Green waste-to-energy could provide reliable power to regional Australian communitiesFebruary 13, 2019
A bioenergy plant could be the power generation solution for regional Australia where energy reliability can be a problem.
Following 11 years of research, the Rainbow Bee Eater (RBE) group has designed and constructed a green waste-to-energy plant. The plant uses biomass materials to produce clean burning fuel gas or electricity in a one-step process. The developers behind the clean power project say that the plant doesn’t need government grants or subsidies to be cost effective.
Bioenergy accounts for only 0.9% of Australia’s electricity output.
This percentage is much lower than the Organisation for Economic Cooperation and Development (OECD) country average of 2.4%. This makes Australia the only OECD country not to have implemented a large-scale waste-to-energy program as part of its efforts to manage its waste. That being said, one of the sector’s largest barriers in regard to its growth is the cost of energy production.
The new green waste-to-energy power plant developed by RBE could be an answer to this growth problem as it is cost-effective and could be established anywhere in the country with access to suitable biomass fuel.
RBE made their first commercial sale of the green waste-to-energy technology last year.
The $3 million (US$2.1 million) fully automated plant was made for South Australian herb grower Holla Fresh and is called ECHO2. Peter Burgess, RBE managing director, says that ECHO2 uses building wood waste that is trucked in from capital cities to produce hot water, carbon dioxide, electricity and biochar, which is then on-sold.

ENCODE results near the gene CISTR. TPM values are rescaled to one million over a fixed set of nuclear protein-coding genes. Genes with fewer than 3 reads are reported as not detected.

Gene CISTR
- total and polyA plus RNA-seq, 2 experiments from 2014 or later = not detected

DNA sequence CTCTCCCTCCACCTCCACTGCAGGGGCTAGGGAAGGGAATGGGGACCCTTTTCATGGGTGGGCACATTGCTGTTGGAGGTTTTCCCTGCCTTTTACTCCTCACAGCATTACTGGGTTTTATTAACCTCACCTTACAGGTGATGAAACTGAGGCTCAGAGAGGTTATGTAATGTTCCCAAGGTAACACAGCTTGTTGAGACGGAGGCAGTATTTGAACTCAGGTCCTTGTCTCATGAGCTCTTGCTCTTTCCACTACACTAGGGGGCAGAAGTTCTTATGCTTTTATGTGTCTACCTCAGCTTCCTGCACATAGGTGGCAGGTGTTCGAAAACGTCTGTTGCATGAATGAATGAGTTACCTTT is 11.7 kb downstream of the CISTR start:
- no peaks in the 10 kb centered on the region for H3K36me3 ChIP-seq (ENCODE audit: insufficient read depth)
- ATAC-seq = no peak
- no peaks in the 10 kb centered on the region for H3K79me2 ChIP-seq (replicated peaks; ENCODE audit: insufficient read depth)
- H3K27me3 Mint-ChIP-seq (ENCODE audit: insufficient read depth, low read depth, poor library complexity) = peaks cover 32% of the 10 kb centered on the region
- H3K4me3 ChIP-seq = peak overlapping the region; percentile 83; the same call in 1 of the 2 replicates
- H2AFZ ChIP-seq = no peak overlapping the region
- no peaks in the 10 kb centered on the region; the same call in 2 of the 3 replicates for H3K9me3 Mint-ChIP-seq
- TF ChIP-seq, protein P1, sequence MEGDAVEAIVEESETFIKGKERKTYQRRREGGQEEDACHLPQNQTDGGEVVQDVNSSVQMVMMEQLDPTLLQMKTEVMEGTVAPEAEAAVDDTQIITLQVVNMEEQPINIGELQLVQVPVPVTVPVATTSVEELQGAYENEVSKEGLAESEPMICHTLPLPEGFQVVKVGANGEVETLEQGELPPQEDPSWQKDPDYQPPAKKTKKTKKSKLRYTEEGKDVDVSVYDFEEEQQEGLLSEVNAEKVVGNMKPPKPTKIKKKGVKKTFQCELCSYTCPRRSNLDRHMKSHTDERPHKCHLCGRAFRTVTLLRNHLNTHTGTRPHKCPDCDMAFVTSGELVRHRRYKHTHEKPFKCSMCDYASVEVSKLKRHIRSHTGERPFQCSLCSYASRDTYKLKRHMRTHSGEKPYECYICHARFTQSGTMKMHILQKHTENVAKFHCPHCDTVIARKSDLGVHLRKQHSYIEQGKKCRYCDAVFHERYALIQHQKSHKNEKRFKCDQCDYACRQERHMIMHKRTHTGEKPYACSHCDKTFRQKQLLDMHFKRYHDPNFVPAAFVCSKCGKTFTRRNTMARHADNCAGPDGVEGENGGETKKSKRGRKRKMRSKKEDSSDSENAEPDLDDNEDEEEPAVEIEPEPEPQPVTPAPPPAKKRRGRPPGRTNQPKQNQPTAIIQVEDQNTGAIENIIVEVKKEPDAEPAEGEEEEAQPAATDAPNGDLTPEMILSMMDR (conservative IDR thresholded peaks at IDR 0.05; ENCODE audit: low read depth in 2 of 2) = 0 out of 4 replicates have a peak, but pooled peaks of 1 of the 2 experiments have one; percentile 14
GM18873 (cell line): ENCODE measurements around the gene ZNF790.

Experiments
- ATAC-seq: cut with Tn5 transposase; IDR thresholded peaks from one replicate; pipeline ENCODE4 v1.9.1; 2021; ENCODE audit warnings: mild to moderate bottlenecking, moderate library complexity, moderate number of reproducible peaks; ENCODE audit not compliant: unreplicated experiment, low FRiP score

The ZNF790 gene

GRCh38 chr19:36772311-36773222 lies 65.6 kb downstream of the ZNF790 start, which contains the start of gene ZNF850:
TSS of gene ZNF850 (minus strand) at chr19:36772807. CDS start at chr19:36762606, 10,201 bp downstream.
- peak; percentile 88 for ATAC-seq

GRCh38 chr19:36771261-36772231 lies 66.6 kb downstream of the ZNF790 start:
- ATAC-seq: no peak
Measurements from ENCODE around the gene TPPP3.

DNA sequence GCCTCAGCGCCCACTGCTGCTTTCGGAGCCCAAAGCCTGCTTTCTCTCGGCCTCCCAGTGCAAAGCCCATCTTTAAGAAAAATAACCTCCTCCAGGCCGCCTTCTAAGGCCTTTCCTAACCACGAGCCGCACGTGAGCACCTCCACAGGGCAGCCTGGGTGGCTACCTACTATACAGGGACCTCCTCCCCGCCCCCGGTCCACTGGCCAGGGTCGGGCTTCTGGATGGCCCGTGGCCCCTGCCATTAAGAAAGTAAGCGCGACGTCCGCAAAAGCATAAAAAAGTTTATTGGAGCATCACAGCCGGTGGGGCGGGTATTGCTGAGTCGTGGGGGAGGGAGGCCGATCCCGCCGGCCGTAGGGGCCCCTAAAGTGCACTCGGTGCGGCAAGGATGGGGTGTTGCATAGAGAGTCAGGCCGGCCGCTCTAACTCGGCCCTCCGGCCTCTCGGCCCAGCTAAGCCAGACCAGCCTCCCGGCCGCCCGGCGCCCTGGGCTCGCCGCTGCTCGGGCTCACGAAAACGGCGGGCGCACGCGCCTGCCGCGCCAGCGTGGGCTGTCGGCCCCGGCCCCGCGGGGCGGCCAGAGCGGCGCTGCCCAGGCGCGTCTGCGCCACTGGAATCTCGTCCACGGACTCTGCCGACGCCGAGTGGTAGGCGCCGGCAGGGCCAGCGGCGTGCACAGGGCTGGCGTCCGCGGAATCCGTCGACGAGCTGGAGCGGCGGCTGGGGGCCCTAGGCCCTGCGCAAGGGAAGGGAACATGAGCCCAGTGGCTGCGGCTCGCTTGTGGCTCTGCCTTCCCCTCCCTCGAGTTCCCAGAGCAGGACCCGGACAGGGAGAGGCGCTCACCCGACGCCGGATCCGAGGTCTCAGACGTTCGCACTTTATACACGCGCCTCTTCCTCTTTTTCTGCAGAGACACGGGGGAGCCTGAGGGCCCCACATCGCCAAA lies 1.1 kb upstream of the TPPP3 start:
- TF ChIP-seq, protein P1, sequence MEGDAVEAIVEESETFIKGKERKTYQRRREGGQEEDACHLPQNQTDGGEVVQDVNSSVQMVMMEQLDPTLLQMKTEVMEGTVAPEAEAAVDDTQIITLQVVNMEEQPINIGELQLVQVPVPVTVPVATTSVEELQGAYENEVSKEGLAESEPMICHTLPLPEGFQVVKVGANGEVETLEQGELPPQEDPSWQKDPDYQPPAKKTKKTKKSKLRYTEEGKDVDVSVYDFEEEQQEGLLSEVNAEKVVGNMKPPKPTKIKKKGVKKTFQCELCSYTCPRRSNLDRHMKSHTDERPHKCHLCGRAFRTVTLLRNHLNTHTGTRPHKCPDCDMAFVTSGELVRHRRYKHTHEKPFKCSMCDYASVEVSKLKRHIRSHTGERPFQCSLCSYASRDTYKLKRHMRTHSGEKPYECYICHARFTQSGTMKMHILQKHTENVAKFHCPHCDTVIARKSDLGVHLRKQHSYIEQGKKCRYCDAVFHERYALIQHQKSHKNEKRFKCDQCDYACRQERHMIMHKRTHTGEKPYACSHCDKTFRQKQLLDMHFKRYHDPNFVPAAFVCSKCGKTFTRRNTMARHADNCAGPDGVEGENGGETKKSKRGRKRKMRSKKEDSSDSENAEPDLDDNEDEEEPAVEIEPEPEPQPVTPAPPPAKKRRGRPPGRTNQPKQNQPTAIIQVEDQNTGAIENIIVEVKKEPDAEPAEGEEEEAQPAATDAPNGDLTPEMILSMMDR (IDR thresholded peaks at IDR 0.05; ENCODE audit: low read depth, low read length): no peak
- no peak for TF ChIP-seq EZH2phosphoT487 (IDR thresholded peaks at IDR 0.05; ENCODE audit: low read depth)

The wood waste that is fed into the system creates synthetic gas (syngas), which fuels an engine that drives a generator to produce electricity.
“Some of the syngas will go into a boiler to make hot water. The exhaust from that boiler is very clean — it’s a rich source of CO2, carbon dioxide,” Burgess said, reports ABC News.
“That will go into the glasshouse to enrich the CO2 levels in the glasshouse, which is a way that glasshouse operators lift the yield of their plants.”
Burgess went on to say that the green waste-to-energy plant could be established anywhere in Australia that has access to suitable biomass fuel, such as baled straw, woodchips, or poultry litter. The plants ability to be established just about anywhere is what makes it a potentially ideal solution for the country’s small regional communities that struggle with power reliability issues.